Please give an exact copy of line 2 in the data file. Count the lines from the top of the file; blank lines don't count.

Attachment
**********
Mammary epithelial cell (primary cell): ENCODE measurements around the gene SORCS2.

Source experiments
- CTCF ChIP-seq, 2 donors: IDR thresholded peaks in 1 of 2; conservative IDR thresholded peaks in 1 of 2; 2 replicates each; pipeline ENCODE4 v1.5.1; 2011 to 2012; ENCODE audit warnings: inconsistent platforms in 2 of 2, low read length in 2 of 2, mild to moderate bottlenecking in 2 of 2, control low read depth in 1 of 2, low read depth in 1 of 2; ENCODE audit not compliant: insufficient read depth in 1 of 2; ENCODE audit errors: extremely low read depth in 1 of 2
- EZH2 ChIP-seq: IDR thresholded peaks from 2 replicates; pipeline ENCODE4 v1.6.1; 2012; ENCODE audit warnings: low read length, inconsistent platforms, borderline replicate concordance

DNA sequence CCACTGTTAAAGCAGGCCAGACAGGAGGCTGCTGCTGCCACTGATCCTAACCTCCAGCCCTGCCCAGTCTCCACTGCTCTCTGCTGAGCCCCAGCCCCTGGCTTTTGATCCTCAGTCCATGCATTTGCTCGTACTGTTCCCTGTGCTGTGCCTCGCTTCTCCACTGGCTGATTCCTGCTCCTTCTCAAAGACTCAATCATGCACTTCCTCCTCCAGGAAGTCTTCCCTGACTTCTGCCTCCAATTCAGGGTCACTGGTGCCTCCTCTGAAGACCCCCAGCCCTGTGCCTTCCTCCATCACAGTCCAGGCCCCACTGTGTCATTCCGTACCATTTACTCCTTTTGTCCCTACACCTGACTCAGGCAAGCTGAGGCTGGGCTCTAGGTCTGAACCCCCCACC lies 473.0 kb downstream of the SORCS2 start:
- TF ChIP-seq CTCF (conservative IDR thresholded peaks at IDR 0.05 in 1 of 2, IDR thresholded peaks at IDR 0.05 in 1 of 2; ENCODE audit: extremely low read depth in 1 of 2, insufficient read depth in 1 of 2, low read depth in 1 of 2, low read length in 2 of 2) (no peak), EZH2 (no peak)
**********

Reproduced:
Source experiments